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"Our cooking utensils consisted of two billy cans and a frying pan. Our baking was done on the ground, a hollow was made and over it a scrub fire was kindled, the ashes raked back, the dough was then placed in it and covered over with the hot ashes to bake - the result called damper was not very sightly, but it passed for good bread when there was nothing better. A baking of damper would sometimes last three weeks, so that in such a case, one's digestion was not impaired by eating newly baked bread."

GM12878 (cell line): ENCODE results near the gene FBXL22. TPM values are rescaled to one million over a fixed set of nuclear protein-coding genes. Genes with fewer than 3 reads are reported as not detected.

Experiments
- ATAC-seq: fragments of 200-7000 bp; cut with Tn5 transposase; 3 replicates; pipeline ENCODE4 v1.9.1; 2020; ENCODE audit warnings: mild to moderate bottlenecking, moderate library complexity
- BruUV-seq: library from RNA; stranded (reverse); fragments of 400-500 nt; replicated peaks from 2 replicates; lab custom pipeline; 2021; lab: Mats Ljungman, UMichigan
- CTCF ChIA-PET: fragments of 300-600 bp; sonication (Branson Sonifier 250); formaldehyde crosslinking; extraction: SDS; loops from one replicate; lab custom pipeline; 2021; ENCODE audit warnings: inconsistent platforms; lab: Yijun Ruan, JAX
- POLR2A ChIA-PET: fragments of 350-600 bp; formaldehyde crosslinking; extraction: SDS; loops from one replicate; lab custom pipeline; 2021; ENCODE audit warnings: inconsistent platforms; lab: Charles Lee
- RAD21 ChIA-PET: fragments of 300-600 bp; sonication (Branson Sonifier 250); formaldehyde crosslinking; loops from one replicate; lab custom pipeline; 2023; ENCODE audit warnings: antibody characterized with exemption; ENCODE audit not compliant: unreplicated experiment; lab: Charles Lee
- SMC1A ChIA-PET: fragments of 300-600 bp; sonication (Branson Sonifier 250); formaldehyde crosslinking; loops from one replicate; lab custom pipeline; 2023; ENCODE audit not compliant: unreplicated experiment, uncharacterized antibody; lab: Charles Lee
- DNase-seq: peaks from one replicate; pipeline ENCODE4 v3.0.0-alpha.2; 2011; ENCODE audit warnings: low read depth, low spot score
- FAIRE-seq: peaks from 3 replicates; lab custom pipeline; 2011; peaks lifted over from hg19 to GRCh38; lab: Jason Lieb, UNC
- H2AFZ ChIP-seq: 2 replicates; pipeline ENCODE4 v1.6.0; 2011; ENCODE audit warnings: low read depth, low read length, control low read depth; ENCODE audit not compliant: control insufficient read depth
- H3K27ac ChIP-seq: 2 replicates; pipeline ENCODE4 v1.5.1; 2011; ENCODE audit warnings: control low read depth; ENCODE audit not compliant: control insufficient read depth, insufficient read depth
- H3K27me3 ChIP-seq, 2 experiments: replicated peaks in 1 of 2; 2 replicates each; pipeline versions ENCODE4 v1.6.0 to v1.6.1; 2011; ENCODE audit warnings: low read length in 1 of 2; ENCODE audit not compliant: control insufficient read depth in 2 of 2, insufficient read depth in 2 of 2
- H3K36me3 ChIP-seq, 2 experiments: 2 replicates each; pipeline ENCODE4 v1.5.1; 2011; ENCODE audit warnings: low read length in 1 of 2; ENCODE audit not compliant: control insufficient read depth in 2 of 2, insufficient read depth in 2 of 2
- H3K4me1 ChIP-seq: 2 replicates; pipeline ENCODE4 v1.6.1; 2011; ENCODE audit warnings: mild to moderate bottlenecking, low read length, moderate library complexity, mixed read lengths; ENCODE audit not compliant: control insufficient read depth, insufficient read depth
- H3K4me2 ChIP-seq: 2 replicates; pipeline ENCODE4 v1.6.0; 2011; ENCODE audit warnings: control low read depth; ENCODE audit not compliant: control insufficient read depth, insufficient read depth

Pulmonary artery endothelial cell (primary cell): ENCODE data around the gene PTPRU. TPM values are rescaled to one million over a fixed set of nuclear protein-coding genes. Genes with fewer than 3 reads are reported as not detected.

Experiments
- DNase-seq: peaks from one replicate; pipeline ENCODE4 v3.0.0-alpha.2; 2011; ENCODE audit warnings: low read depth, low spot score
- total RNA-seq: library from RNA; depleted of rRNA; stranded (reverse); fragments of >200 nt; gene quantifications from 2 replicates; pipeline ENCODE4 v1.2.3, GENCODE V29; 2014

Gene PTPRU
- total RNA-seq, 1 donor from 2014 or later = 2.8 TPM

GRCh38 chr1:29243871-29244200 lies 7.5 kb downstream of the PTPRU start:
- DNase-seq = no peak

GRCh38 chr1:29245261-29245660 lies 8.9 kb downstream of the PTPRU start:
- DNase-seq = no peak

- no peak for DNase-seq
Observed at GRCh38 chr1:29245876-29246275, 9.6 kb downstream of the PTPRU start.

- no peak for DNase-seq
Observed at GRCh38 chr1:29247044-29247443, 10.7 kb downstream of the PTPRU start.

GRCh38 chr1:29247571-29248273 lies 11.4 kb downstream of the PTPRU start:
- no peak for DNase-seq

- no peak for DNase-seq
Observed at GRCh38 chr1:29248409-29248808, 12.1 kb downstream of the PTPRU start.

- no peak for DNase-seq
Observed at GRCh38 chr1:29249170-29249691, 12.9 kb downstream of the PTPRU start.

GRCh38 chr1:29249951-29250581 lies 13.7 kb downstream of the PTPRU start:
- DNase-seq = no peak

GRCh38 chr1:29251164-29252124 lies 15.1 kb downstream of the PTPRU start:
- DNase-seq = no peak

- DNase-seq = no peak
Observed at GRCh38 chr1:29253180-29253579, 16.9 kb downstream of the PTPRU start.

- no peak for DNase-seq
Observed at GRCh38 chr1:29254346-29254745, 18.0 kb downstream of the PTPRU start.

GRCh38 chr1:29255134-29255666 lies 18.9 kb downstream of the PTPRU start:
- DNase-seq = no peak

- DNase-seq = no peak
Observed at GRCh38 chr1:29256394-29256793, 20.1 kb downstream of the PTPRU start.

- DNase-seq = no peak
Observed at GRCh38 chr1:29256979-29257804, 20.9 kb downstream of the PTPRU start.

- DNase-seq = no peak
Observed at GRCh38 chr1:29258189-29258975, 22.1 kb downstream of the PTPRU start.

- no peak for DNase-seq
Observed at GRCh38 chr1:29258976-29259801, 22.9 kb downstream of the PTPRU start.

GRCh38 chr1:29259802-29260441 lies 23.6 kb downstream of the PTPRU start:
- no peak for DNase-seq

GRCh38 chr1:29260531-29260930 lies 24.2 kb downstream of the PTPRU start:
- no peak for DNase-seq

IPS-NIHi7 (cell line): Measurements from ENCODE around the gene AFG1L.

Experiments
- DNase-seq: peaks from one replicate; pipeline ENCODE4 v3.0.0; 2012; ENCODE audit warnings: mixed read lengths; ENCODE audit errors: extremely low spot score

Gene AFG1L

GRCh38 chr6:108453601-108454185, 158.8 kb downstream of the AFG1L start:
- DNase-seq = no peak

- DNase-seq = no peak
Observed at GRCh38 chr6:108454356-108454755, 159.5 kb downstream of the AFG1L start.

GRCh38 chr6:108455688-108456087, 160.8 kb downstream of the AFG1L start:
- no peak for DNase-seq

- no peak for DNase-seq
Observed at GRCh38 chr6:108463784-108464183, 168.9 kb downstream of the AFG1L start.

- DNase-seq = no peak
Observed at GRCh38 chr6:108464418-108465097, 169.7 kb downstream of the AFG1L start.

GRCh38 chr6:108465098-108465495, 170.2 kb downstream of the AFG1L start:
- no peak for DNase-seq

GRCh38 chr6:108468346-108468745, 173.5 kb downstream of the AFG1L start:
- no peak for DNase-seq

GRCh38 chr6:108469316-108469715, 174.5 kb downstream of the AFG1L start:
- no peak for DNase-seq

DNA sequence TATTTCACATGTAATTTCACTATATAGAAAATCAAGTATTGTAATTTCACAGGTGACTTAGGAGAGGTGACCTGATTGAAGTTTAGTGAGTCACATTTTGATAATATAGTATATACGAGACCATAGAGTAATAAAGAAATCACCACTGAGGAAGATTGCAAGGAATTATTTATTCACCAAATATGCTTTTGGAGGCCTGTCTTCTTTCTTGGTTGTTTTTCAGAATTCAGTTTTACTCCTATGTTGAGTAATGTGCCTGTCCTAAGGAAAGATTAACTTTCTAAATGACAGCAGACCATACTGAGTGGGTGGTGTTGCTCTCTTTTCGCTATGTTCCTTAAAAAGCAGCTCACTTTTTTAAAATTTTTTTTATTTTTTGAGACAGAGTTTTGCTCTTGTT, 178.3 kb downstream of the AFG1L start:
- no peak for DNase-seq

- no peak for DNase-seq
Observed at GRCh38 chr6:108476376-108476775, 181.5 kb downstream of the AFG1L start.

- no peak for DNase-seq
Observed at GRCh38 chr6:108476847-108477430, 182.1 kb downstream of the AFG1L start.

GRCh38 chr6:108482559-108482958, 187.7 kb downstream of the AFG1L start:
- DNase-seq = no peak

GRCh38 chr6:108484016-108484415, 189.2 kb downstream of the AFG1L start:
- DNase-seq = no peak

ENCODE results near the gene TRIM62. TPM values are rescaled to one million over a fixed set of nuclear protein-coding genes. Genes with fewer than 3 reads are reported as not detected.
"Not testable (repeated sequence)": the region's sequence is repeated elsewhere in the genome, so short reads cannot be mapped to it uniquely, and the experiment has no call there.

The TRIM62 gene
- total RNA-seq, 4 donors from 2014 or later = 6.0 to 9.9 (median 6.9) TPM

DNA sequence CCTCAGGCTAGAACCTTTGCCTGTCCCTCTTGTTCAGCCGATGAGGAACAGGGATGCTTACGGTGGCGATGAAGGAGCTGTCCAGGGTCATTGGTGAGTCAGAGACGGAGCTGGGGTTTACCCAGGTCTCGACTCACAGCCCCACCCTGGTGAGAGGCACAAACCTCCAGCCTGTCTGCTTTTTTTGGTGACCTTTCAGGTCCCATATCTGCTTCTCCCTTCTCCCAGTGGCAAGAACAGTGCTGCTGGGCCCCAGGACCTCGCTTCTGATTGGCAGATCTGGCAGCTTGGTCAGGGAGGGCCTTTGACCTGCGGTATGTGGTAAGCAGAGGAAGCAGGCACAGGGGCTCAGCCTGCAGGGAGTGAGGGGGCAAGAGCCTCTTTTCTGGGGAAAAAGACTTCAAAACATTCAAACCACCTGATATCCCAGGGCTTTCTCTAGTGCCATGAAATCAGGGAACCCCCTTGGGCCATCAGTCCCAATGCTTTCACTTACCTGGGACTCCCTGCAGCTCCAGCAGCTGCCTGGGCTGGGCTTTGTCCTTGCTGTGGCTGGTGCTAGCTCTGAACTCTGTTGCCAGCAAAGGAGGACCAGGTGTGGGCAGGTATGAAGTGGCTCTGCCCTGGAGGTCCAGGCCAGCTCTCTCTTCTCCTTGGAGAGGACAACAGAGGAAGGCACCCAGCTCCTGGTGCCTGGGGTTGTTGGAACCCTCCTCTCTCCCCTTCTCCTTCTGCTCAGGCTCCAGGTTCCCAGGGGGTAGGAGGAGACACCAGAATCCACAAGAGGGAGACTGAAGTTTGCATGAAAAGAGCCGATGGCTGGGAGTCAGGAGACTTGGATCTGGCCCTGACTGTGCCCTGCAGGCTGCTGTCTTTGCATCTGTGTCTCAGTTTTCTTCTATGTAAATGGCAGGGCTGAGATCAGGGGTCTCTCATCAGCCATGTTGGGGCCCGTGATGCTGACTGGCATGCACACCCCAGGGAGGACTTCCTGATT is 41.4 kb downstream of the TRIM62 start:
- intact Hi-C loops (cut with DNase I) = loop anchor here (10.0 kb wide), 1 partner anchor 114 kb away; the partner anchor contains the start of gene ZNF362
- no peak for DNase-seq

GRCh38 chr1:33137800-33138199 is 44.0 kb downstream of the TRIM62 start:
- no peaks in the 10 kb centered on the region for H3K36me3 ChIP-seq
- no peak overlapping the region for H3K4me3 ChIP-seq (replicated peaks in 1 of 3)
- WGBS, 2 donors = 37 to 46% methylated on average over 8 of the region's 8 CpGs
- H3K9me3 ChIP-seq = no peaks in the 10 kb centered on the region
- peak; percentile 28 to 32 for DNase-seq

James McKerrow, Pioneer explorer-surveyor of Otago.

[This reminds me, Merv, of the tale from Hector's trip up the Matukituki, where they had prepared sun-dried jerky from sheep they had driven many miles, then killed and smoked. "And it was remarkable how little of it sufficed to satisfy a man!"]


Page last modified on 2022 Dec 03 13:00